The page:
Ramadan is here again. If you hadn’t realised, you’d soon find out when you tried to get anywhere on the roads from 5 – 7 pm and found them all jammed solid, as people dash home to get ready to break their fast at the appointed time –
7.21 pm today in KL, after an early meal this morning which must have finished by 5.30 am – so that’s nearly 14 hours without food or, more importantly, water in this heat, which must be torture. It’s apparently a contributing factor to the huge number of Malaysians with chronic kidney disease (9% of the population), which has led to the country having the 7th highest number of dialysis patients in the world.
The Ramadan market takes place every afternoon and evening on the road by the school, and is absolutely rammed with people –
buying up all the delicious treats to take home and eat, just as soon as the clock strikes 7.21 pm.
These roti are delicious fried breads –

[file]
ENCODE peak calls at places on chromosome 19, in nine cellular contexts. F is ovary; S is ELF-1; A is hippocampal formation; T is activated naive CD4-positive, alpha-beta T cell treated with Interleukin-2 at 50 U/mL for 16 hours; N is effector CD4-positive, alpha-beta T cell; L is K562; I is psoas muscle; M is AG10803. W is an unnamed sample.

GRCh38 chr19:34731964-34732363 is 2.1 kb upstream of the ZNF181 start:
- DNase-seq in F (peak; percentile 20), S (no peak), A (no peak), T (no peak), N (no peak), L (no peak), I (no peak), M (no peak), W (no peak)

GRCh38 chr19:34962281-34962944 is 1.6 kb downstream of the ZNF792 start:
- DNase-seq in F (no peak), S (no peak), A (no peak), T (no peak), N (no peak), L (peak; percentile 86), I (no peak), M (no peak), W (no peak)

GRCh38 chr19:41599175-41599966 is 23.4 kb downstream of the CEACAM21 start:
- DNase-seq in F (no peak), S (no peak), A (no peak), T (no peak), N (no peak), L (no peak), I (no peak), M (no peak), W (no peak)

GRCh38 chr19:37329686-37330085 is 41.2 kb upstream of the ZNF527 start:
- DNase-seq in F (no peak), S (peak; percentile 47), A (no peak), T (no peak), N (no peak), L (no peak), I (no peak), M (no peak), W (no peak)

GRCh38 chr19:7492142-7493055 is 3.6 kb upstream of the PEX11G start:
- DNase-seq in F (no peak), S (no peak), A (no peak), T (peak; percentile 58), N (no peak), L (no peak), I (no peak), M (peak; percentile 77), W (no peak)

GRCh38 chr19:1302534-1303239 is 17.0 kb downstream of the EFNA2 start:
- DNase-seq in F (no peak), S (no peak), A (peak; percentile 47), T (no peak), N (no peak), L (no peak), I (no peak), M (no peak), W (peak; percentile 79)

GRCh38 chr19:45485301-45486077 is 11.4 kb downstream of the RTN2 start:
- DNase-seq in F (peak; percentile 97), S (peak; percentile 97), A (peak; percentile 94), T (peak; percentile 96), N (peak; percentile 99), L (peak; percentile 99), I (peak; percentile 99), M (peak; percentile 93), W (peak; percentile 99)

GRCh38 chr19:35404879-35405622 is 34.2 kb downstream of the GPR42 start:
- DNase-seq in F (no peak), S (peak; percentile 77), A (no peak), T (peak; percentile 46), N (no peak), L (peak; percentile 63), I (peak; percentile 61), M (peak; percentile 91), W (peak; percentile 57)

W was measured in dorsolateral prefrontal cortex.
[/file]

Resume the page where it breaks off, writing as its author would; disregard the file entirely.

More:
and here are yet more delicious fried things –
and some beautifully vibrant “Barbie Juice” …
Fried durian anyone …?
So it’s not exactly a health-fest once you do get to eat something in the evening … it’s no wonder that the Malays tend to be a tad on the rotund side.
There was an interesting article in the newspaper yesterday about Ramadan etiquette.
I learnt that it’s not acceptable to shout at someone on a station platform who’s eating a curry puff, just because you’re fasting and can’t have one. I’m glad I found that out, so that I can shout back and tell them that I know my rights, if I happen to get the urge to scoff a curry puff in public this month.
You are also not allowed to whine, harangue, queue jump or lynch people –
which I’m definitely in favour of at all times of the year, not just Ramadan.
But I’m not so keen on the idea of the religious authorities arresting you, if you eat during the daytime –
and you’re “of a certain skin tone”.
Food-shaming is one thing, but a prison sentence takes it to a whole new level.